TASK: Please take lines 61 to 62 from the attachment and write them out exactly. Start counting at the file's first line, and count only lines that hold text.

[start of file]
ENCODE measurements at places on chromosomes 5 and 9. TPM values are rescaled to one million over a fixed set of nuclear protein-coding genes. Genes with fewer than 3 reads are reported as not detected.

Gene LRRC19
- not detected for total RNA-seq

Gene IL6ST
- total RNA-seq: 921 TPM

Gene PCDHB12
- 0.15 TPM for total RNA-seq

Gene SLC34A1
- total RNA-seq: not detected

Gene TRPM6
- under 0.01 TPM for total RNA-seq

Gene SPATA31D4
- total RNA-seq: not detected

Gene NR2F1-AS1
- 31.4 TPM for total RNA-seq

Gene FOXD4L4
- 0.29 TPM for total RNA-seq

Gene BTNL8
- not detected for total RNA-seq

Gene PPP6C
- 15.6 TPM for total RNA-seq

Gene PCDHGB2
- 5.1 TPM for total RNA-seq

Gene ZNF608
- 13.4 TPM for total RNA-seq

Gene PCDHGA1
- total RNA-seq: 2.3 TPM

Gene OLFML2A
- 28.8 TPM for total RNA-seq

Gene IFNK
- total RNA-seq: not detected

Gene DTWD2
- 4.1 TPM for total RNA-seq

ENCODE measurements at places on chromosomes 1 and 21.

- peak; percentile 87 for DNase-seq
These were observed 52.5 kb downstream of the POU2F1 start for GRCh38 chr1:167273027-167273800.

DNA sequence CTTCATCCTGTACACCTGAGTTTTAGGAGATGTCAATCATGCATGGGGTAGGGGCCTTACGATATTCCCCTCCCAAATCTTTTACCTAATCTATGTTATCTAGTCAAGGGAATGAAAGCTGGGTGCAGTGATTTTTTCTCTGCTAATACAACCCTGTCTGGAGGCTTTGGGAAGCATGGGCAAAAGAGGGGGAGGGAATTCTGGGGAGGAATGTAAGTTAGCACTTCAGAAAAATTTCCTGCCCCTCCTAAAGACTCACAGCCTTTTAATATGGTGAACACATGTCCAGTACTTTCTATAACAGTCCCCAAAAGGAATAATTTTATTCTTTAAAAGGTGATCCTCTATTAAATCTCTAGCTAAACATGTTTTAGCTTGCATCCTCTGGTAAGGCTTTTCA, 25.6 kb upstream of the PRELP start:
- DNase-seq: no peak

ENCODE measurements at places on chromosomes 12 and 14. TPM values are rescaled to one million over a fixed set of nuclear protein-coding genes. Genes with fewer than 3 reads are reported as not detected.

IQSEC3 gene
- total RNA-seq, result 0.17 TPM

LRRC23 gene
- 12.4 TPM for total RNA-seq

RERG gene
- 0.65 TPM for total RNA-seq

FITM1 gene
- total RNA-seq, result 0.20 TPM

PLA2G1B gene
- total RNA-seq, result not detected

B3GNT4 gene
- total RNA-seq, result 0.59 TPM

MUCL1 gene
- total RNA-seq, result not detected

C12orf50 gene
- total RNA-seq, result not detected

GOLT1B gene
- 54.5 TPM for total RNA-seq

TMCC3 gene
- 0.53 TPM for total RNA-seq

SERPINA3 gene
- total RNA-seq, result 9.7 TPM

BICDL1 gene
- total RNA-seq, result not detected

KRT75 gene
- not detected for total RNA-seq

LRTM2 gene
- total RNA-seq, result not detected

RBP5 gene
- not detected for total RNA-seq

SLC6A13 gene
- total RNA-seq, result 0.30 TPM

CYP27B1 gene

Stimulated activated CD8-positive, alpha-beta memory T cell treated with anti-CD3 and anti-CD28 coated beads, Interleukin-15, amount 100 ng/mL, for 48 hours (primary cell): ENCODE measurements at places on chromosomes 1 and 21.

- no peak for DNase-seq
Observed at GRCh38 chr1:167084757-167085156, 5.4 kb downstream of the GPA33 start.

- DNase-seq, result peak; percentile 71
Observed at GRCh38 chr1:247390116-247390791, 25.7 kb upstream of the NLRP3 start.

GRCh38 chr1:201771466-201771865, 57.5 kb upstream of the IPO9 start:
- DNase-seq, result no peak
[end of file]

- total RNA-seq, result 9.7 TPM

BICDL1 gene